For example....   If there were some little pores before the straps were bent, but after bending they became linked by cracks, the entire length now must be measured.    Or...    If the bending stretched the pores and made them larger, that change in length must be measured and added up to see if compliance is done.

In essence all indications (discontinuities) count.

The edges don't count...   Only the "convex surface" of the strap is to be inspected....  So the sides or the back can have cracks or porosity or anything else and it is meaningless...   It took me a long time to swallow this fact I can assure you.  But it is what it is.

Also... Think about this....   You can sometimes see a strap that has porosity do a bend 180 degrees and it doesn't snap, doesn't tear, and the pores don't even elongate much....   What this really says is that *sometimes* porosity is not that bad...   If a weld can bend 180 degrees with it and nothing bad happens...  Why do you want to fail it eh?
Parent - By 803056 (*****) Date 04-12-2019 13:50
Consider this:

The standard bend diameter for steels with a YS of less than 50 ksi produces a 20% elongation on the convex surface. That is pretty good amount of stretching! If the sample doesn't exhibit any unacceptable open defects with that amount of elongation, it has to be a pretty decent weld.

Al
Parent - - By louis2 (*) Date 04-13-2019 00:16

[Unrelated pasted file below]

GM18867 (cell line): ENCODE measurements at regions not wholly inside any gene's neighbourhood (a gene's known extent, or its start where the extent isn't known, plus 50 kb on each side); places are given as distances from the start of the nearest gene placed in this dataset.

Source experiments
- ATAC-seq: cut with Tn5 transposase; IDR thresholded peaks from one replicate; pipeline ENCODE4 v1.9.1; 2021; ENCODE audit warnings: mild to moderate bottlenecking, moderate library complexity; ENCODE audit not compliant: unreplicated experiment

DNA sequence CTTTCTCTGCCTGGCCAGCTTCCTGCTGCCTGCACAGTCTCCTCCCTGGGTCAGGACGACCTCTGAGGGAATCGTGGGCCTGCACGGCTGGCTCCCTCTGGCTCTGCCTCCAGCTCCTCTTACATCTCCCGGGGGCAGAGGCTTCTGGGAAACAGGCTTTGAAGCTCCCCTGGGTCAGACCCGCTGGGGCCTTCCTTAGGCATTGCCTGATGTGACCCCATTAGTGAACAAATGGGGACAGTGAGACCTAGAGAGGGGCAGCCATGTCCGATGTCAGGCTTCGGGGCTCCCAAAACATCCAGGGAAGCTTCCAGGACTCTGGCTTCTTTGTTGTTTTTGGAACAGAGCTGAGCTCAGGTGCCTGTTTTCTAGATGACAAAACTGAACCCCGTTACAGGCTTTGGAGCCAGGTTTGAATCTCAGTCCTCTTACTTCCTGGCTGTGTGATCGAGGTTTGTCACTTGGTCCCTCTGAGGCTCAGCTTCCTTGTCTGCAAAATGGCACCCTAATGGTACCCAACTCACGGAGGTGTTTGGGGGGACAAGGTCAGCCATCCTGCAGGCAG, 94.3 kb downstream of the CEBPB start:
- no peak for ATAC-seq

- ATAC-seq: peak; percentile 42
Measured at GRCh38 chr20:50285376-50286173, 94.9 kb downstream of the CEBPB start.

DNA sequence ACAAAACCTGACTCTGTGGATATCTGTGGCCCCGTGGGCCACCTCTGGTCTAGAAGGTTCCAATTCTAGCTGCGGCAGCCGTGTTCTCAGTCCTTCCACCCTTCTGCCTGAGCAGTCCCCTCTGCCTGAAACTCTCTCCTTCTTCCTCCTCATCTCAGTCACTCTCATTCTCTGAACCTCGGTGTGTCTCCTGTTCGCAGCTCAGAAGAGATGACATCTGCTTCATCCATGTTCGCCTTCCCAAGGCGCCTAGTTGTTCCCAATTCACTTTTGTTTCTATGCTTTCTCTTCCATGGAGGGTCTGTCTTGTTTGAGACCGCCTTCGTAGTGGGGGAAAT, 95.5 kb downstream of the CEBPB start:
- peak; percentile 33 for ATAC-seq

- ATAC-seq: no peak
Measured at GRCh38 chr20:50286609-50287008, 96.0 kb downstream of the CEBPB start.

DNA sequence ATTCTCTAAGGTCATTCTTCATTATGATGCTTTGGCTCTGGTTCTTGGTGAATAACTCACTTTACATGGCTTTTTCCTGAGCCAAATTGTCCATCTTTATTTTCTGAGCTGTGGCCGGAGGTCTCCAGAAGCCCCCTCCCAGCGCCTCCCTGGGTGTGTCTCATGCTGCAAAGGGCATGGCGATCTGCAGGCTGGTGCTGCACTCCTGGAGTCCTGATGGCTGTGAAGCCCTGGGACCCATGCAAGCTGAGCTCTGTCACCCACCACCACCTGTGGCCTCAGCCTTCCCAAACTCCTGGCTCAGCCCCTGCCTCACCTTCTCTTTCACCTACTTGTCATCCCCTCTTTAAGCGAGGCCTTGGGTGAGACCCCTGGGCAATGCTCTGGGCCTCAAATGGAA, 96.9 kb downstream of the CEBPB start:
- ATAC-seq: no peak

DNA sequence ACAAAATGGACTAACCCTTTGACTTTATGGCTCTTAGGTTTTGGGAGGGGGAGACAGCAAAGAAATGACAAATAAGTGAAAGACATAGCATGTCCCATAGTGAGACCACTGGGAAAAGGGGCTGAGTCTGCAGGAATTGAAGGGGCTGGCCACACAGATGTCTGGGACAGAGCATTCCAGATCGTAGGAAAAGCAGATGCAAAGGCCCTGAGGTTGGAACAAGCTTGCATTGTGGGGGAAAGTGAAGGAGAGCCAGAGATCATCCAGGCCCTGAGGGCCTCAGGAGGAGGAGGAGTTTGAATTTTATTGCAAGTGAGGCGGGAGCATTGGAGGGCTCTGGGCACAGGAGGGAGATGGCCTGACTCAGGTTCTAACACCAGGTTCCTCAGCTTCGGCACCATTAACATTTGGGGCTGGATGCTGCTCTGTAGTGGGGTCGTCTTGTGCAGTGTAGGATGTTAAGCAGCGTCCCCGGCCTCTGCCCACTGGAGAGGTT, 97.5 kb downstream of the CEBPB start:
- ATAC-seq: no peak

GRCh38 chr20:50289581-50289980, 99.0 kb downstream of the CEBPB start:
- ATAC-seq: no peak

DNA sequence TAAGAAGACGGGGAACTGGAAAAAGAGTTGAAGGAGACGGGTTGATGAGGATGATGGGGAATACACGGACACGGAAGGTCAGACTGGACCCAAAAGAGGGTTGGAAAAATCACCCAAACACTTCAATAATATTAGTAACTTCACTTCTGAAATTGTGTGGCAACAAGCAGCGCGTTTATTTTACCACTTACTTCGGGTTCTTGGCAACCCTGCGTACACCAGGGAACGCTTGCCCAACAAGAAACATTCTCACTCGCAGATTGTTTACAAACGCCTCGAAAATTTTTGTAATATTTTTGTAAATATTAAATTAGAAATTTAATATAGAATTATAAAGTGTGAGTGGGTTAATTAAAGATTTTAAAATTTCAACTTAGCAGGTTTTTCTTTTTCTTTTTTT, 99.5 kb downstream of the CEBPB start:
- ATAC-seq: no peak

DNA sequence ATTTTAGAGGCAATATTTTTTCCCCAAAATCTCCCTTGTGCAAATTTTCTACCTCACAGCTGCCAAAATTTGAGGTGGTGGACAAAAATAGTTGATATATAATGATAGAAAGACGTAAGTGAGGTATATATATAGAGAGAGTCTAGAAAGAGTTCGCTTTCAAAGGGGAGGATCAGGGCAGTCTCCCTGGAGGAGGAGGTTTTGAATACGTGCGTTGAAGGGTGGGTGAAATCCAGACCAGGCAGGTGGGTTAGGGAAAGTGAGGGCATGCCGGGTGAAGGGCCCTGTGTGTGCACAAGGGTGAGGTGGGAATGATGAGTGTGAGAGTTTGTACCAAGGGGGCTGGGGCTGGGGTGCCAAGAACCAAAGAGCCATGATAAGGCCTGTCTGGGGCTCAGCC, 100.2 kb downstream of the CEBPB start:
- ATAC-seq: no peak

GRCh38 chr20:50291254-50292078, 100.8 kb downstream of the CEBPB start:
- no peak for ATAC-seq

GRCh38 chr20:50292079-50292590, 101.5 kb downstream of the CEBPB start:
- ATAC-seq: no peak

I know on the visual there is porosity criteria given in D1.1 and I did not find any such criteria for the bent stap or coupon as I call them. This porosity was not visible before it was bent. There is a pretty good picture I posted of the coupon on my Instagram account, @price_welds if you want to see it. It is at the top as I just recently posted it. With reguards to the bend criteria, the way I interpret the code is that any discontinuity smaller than 1/32" is not counted towards failure. (If on the convex surface of a bent strap there are discontinuities that measure less than 1/32" a piece, but they all add up to be greater than 3/8" it passes. - Same scenario, but now the discontinuities are all at least 1/32" in size and add up to be greater than 3/8", it fails, are these two statements correct?) I want to fail the first scenario, but I don't because D1.1 does not. You guys are right that the porosity does not mean it will fail, but its appearance does not foster a lot of confidence in the weld either. I don't want to "know" that the welds holding up the bridge I'm driving over have this kind of porosity in them. Which brings me to ask, if there is criteria for the acceptable amount of porosity in a visual inspection of any weld, why is there not the same criteria applied to a bent coupon? Again as I stated before, I am not a welding engineer nor any other kind of engineer, I'm just a welder/former CWI/ welding teacher. Thanks again guys. You are helping me learn.